Both Apollo and Saturn guidance and control systems would be operating during the launch phase. The Saturn guidance and control system in the S-IVB would be "primary" for injection into the earth parking orbit and from earth orbit to escape. Provisions for takeover of the Saturn guidance and control system should be provided in the command module. Ground tracking was necessary during launch and establishment of the parking orbit, MSFC and GSFC would study the altitude and type of low earth orbit.
The LEV would be moved in front of the command module "early" in the translunar trajectory. After the S-IVB was staged off the spacecraft following injection into the translunar trajectory, the service module would be used for midcourse corrections. Current plans were for five such corrections. If possible, a symmetric configuration along the vertical center line of the vehicle would be considered for the LEV. Ingress to the LEV from the command module should be possible during the translunar phase. The LEV would have a pressurized cabin capability during the translunar phase. A "hard dock" mechanism was considered, possibly using the support structure needed for the launch escape tower. The mechanism for relocation of the LEV to the top of the command module required further study. Two possibilities were discussed: mechanical linkage and rotating the command module by use of the attitude control system. The S-IVB could be used to stabilize the LEV during this maneuver.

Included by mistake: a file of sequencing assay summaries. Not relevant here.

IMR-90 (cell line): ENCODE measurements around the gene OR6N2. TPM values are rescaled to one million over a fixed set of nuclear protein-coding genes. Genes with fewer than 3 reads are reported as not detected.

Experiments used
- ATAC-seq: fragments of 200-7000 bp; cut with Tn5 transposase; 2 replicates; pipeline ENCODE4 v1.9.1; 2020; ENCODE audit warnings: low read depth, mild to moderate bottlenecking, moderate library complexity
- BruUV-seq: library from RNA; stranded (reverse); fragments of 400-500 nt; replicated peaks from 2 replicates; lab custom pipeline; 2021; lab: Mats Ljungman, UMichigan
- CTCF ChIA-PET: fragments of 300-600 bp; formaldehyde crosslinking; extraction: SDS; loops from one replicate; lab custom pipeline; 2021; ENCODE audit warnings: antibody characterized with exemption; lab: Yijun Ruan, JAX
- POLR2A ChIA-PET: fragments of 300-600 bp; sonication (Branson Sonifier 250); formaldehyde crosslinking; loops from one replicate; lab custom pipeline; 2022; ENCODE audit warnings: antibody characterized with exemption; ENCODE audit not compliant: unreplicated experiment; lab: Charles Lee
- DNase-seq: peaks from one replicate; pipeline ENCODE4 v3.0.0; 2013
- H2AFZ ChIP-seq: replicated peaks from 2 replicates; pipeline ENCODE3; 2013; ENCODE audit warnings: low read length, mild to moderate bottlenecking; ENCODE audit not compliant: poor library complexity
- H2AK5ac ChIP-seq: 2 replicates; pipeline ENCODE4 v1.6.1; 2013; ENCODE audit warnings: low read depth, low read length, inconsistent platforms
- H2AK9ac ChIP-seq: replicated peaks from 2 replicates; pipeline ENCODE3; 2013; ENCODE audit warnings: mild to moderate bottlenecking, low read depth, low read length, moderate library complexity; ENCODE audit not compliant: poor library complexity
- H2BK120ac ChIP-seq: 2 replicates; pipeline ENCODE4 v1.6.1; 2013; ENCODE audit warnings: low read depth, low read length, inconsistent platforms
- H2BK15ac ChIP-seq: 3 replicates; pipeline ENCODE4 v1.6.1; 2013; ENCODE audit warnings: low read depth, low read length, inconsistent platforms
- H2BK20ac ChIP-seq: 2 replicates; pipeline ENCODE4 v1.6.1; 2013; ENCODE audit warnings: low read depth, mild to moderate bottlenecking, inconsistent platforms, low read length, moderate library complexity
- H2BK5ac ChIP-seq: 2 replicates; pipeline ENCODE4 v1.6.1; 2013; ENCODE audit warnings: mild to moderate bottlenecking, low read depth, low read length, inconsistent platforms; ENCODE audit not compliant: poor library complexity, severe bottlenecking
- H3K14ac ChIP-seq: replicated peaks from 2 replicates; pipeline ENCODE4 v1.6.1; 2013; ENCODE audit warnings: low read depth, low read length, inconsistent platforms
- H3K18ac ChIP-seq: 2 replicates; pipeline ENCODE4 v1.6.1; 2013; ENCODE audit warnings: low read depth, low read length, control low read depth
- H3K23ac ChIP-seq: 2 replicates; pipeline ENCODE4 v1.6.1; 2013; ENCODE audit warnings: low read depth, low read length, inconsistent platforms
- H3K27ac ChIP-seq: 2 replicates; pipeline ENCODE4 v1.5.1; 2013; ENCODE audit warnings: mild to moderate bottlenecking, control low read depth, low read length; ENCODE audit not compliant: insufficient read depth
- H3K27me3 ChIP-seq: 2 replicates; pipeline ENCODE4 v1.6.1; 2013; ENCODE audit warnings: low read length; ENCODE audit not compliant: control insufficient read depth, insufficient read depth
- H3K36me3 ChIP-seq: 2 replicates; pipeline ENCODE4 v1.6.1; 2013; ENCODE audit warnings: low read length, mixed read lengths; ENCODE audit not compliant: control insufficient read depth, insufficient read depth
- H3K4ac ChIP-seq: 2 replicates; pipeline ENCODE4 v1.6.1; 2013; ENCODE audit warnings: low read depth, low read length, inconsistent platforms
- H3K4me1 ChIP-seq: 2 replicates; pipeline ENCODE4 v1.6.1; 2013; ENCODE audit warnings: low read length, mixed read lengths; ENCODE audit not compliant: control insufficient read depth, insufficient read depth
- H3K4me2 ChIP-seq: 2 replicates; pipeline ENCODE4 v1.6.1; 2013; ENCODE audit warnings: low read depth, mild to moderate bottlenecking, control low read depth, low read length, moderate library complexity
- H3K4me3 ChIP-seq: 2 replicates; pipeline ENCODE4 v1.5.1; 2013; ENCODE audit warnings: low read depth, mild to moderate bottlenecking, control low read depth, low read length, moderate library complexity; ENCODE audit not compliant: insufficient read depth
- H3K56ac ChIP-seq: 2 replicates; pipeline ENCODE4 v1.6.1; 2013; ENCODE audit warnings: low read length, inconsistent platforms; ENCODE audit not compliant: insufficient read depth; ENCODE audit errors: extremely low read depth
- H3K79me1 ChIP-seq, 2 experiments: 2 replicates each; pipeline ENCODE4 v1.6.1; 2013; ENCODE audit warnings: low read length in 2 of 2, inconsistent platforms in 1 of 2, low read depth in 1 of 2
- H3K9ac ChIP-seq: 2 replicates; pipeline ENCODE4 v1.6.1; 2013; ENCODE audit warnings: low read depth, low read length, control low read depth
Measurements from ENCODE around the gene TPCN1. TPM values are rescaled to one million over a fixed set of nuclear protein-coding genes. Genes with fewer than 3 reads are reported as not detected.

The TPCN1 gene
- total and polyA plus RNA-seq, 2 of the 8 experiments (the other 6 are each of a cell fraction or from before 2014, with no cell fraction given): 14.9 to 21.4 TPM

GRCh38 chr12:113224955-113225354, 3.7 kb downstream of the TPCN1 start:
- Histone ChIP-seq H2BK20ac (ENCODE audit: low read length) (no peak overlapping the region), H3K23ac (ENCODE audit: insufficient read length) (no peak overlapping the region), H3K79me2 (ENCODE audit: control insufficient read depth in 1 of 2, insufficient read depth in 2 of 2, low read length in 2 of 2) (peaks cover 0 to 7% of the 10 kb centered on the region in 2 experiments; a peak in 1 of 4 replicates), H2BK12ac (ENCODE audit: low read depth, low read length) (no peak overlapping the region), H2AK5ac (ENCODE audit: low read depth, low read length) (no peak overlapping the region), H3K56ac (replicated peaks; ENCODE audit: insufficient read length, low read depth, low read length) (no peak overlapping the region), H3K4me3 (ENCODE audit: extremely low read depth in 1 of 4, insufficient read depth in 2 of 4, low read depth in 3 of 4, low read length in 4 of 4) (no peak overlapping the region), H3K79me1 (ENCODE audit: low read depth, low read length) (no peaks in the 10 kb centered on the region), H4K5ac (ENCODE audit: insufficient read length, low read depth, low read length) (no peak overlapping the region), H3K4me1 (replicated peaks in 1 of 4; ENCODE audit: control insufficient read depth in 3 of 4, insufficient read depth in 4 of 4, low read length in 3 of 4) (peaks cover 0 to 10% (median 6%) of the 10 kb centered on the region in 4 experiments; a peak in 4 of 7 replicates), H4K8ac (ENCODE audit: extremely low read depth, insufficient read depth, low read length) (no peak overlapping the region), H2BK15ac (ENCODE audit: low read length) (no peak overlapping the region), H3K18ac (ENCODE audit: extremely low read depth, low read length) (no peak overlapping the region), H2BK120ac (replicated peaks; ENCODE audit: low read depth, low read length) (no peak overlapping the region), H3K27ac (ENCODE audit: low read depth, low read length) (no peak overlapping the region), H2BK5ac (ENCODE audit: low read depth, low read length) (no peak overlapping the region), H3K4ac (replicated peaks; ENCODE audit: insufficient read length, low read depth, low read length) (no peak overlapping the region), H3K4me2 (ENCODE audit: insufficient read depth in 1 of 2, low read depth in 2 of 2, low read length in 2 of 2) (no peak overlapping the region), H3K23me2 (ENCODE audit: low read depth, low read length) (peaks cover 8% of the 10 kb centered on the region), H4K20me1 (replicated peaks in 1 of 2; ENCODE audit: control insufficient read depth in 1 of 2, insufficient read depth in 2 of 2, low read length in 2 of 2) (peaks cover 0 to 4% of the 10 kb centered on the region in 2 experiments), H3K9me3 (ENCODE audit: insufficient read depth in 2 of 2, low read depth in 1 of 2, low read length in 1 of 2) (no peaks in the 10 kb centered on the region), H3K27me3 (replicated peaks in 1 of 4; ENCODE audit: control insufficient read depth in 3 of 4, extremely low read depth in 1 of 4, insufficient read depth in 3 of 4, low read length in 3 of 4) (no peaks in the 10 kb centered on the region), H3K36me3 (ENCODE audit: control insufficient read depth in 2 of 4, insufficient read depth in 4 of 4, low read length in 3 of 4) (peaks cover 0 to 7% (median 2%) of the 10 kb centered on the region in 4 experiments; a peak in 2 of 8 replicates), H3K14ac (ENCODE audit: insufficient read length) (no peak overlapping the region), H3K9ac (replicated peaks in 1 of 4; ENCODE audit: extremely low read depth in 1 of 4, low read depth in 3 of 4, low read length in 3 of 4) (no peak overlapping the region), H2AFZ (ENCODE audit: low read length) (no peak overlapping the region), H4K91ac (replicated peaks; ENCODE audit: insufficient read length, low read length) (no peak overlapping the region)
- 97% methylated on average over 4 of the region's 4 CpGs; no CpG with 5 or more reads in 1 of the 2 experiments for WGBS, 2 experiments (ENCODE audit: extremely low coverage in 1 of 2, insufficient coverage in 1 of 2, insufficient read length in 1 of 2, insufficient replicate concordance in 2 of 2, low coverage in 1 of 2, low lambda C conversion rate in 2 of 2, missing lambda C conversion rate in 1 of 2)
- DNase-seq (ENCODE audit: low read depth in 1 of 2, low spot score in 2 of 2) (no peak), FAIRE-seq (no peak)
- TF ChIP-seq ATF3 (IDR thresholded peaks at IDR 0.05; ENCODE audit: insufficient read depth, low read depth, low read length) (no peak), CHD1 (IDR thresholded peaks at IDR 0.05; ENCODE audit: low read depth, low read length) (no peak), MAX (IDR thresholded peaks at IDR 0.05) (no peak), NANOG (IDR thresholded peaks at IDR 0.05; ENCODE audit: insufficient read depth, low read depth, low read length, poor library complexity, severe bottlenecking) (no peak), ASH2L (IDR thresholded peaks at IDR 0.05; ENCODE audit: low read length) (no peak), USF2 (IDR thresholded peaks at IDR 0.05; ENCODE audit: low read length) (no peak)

The service module propulsion would be used to decelerate the spacecraft into a lunar orbit. Selection of the altitude and type of lunar orbit needed more study, although a 100-nautical-mile orbit seemed desirable for abort considerations.
The LEV would have a "point" landing (±½ mile) capability. The landing site, selected before liftoff, would previously have been examined by unmanned instrumented spacecraft. It was agreed that the LEV would have redundant guidance and control capability for each phase of the lunar maneuvers. Two types of LEV guidance and control systems were recommended for further analysis. These were an automatic system employing an inertial platform plus radio aids and a manually controlled system which could be used if the automatic system failed or as a primary system.
The service module would provide the prime propulsion for establishing the entire spacecraft in lunar orbit and for escape from the lunar orbit to earth trajectory. The LEV propulsion system was discussed and the general consensus was that this area would require further study. It was agreed that the propulsion system should have a hover capability near the lunar surface but that this requirement also needed more study.
It was recommended that two men be in the LEV, which would descend to the lunar surface, and that both men should be able to leave the LEV at the same time. It was agreed that the LEV should have a pressurized cabin which would have the capability for one week's operation, even though a normal LOR mission would be 24 hours. The question of lunar stay time was discussed and it was agreed that Langley should continue to analyze the situation. Requirements for sterilization procedures were discussed and referred for further study. The time for lunar landing was not resolved.